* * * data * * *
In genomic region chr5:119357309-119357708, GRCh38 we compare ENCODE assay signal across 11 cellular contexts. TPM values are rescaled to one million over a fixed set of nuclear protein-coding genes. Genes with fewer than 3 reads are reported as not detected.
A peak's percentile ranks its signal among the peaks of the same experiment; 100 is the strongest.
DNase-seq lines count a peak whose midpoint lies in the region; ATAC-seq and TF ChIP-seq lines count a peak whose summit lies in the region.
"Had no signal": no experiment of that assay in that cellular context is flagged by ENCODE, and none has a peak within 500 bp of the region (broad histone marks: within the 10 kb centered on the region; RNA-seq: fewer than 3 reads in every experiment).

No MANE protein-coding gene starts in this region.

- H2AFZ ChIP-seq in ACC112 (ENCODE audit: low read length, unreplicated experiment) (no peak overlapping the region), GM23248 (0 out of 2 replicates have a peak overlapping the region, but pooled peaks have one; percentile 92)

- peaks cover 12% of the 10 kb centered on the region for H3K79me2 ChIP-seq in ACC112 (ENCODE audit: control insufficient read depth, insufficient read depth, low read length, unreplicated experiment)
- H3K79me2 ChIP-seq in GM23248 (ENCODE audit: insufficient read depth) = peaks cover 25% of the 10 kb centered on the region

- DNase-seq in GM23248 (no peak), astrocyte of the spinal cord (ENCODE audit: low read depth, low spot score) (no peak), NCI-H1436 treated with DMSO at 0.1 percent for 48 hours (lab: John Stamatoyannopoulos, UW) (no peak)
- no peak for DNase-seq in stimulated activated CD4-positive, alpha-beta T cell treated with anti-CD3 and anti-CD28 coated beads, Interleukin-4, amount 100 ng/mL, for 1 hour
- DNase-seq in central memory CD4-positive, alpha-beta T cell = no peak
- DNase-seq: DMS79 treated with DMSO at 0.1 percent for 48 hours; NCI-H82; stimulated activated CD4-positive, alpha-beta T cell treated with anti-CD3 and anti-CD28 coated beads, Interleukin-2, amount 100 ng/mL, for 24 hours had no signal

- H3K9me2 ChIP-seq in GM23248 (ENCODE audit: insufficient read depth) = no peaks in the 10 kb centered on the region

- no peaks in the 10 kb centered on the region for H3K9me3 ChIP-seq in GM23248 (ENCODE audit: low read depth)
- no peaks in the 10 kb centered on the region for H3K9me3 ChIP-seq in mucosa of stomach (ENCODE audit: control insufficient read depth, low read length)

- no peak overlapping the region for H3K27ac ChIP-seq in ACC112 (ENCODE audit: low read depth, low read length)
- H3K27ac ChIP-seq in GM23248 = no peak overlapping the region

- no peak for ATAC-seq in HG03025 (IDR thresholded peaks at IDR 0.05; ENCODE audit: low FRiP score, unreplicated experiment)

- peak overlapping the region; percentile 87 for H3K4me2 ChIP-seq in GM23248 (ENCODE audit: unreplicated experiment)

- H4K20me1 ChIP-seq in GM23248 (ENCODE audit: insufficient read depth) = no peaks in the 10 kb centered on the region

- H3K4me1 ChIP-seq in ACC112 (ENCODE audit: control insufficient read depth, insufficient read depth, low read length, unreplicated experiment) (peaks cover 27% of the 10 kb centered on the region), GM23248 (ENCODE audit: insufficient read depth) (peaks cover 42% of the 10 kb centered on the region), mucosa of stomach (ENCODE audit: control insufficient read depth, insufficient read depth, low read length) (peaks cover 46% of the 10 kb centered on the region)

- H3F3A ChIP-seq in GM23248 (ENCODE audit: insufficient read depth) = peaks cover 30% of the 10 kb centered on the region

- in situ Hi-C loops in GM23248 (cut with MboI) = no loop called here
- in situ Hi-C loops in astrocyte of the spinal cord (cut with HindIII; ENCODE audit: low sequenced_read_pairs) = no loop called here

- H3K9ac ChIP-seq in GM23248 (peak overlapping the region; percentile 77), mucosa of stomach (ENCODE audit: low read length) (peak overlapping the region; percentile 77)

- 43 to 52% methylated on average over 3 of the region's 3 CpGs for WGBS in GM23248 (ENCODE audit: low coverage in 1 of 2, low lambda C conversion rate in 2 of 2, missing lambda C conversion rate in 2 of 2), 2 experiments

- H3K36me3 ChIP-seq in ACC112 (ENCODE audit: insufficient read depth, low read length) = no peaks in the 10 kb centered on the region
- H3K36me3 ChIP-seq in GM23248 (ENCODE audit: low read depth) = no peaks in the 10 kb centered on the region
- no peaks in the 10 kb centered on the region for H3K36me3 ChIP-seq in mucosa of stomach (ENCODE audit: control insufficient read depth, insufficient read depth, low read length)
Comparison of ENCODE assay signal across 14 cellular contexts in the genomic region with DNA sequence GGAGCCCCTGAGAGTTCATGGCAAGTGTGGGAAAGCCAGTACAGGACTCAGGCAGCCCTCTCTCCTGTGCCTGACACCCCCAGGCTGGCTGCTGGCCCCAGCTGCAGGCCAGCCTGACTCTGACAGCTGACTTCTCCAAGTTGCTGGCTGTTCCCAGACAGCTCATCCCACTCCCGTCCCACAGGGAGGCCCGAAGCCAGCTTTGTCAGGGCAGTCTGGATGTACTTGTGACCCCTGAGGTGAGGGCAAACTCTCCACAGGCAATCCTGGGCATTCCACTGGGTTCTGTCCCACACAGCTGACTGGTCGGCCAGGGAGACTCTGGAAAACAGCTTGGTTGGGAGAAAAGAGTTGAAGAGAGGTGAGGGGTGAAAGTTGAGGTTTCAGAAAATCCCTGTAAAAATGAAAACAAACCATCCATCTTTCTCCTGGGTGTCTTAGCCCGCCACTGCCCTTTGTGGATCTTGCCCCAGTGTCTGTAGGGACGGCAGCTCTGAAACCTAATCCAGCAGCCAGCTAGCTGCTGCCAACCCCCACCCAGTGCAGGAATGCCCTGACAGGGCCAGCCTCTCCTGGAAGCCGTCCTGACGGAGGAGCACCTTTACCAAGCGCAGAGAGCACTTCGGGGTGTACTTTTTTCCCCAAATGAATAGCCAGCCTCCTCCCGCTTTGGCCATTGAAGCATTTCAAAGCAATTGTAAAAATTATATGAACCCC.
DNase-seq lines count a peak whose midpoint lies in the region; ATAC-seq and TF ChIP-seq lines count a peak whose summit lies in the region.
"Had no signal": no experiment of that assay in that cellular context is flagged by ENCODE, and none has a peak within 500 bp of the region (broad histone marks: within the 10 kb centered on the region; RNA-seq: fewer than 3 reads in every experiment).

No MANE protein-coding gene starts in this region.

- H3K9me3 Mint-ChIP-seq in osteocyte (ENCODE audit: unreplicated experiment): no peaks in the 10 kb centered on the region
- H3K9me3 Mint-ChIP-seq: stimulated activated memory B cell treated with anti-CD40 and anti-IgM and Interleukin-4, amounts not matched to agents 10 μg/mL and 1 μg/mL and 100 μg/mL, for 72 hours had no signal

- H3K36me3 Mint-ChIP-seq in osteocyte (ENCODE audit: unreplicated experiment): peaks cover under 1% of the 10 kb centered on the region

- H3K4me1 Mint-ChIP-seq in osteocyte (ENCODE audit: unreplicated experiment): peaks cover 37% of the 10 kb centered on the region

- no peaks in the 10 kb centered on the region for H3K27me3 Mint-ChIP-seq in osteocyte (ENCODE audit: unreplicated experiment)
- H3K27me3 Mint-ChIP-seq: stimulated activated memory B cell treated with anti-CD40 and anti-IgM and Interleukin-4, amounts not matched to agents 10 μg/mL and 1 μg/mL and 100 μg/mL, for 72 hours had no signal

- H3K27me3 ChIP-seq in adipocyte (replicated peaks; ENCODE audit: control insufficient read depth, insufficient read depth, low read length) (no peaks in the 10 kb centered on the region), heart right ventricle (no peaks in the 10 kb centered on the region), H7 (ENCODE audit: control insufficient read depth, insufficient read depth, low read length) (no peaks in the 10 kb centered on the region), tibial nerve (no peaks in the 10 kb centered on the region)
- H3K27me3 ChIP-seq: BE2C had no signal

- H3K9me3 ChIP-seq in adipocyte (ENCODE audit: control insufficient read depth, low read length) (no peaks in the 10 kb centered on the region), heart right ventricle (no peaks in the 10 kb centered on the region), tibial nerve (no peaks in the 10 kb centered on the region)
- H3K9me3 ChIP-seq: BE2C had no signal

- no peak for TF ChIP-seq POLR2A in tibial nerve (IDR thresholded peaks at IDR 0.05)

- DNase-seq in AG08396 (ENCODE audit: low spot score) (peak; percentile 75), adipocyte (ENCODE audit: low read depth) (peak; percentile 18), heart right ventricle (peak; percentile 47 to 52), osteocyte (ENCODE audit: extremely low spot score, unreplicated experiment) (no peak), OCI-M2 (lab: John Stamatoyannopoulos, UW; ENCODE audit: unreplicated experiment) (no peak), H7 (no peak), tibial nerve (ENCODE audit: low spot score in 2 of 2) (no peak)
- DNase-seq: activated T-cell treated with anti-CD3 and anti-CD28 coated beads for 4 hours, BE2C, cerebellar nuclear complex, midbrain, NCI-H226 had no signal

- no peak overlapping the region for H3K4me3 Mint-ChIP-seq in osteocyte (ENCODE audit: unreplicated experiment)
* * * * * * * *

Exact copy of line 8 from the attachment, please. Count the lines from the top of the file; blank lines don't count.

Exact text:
- H3K79me2 ChIP-seq in GM23248 (ENCODE audit: insufficient read depth) = peaks cover 25% of the 10 kb centered on the region